It’s not often that I’m startled at 7.30am by a stranger shouting at me. The piercing shrill is coming from a large lady on the footpath who doesn’t break stride as she follows up the “Are you stark raving mad”? with a loud laugh and exuberant wave.
I almost lose my footing and all I can manage is a rather lame “quite probably” in reply. Then her and her Labrador are gone and I’m still waist deep in the Monnow searching for grayling, perfectly convinced that my sanity is beyond question.
The day starts with me scratching a message on my partners car hoping our daughter might find it amusing. I’m going to defy the forecasters and their over excitement about the coming storm. It even has a name, “The Beast from the East”.
Everyone is busy stocking up and preparing for the 4″ of snow that will paralyse the country for days. It will probably amount to nothing much, so 7am finds me tackled up and walking across the fields to the bottom of the beat. Although I’ve all the layers I need it’s one of my coldest starts to a fishing session at -4C on the gauge and as I continue my walk, ice is forming on my waders below the knees from crossing the river.
Today is also the first outing for my new Simms G3 boots, bought a while ago in a sale. So far so good, actually they feel fantastic and my confidence is up.
The river is clear and pushing through and I decide to try some tight line nymphing so out comes the Hanak Superlight and my new nymphing line. I choose a shrimp for the point and a lighter PTN on the dropper and go hunting.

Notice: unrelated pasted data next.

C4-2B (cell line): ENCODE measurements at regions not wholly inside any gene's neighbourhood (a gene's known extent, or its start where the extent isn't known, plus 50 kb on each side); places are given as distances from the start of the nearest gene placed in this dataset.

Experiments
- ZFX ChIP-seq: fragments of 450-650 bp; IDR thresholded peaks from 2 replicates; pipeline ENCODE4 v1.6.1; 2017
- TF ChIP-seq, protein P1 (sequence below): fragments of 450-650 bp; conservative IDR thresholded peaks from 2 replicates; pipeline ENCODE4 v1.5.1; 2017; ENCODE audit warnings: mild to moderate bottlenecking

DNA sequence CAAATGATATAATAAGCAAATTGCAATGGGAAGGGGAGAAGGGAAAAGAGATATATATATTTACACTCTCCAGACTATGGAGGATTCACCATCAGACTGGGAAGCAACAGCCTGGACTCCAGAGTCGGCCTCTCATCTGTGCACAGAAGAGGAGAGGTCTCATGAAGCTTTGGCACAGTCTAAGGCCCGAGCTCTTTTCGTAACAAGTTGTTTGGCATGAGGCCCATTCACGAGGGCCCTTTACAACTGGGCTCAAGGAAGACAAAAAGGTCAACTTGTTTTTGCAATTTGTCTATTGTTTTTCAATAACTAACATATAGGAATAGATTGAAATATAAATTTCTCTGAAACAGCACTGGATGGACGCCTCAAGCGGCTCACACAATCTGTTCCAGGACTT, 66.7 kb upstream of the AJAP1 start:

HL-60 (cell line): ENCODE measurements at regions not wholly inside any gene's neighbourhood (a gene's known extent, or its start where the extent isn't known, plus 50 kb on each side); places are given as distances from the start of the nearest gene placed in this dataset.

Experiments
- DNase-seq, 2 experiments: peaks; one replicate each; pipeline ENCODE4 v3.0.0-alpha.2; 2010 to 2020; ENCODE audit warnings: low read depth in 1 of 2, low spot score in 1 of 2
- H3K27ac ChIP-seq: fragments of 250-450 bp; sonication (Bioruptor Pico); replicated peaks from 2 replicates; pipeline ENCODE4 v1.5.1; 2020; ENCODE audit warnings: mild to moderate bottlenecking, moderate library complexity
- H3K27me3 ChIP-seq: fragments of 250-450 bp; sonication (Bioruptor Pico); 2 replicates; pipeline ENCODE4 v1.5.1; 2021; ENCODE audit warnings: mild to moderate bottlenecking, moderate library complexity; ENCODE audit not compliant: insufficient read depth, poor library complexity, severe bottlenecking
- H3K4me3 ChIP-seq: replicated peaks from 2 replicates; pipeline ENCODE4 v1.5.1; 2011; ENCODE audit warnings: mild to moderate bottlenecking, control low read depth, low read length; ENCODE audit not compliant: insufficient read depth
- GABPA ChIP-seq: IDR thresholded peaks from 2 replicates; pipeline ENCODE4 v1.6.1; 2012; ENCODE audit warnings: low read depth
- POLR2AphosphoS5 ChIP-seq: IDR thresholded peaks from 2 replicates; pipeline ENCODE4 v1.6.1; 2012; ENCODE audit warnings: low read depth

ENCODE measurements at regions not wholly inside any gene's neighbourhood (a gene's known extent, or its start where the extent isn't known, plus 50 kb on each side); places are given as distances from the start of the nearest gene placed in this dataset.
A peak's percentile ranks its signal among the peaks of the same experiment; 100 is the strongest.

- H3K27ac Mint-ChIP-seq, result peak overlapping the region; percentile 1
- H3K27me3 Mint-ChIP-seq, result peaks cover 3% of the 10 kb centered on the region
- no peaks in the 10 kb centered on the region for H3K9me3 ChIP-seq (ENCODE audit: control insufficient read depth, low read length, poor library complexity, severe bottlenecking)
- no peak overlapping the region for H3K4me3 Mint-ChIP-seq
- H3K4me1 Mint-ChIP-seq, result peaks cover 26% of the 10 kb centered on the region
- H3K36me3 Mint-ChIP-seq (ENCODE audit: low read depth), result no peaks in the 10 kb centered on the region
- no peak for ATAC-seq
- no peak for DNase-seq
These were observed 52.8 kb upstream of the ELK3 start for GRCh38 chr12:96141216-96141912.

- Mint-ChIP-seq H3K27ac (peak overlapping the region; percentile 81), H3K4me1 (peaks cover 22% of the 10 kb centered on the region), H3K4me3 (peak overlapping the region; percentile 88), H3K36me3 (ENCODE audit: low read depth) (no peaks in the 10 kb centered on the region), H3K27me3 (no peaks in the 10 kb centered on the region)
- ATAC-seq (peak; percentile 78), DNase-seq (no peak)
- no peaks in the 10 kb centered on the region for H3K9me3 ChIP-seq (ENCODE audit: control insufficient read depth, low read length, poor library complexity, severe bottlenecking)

Usually I don’t fish fast but today I’m not hanging around and I try to get a balance between getting a move on and keeping quiet. Although I’m searching every likely haunt, I find nothing. Two little bumps (that I’m convinced are fish) keeps me optimistic. The first take comes at the end of a short drift just as I’m lifting and I unhook a small 8″ grayling with the fish still in the water. This is not a day for the net or pictures of my catch and it’s too cold to mess about. I take a few snaps of the river.
Two more similar fish follow but I’m not finding a shoal even in the deeper pools. Eventually the 4th grayling, a better fish of about 12″ takes the pink shrimp and shortly afterwards I’m in again to what I hope is a really good grayling but turns out to be a 14″ OOS brownie who is particularly feisty.
It’s hard to beat the Monnow. After four hours on a cold late February morning I have chalked up five fish and I’m satisfied. If spending a morning here in Winter makes me ‘raving mad’ then so be it – I’m don’t think I’m alone. If you’ve found this post and read this far, you probably understand.
I warm up in the car with a sandwich and some chocolate. I’ll be home in half and hour. My partner phones and wonders if, with the storm coming, she should make an extra trip to the supermarket. No, let’s take a risk and live life on the edge I tell her…we’ll probably survive.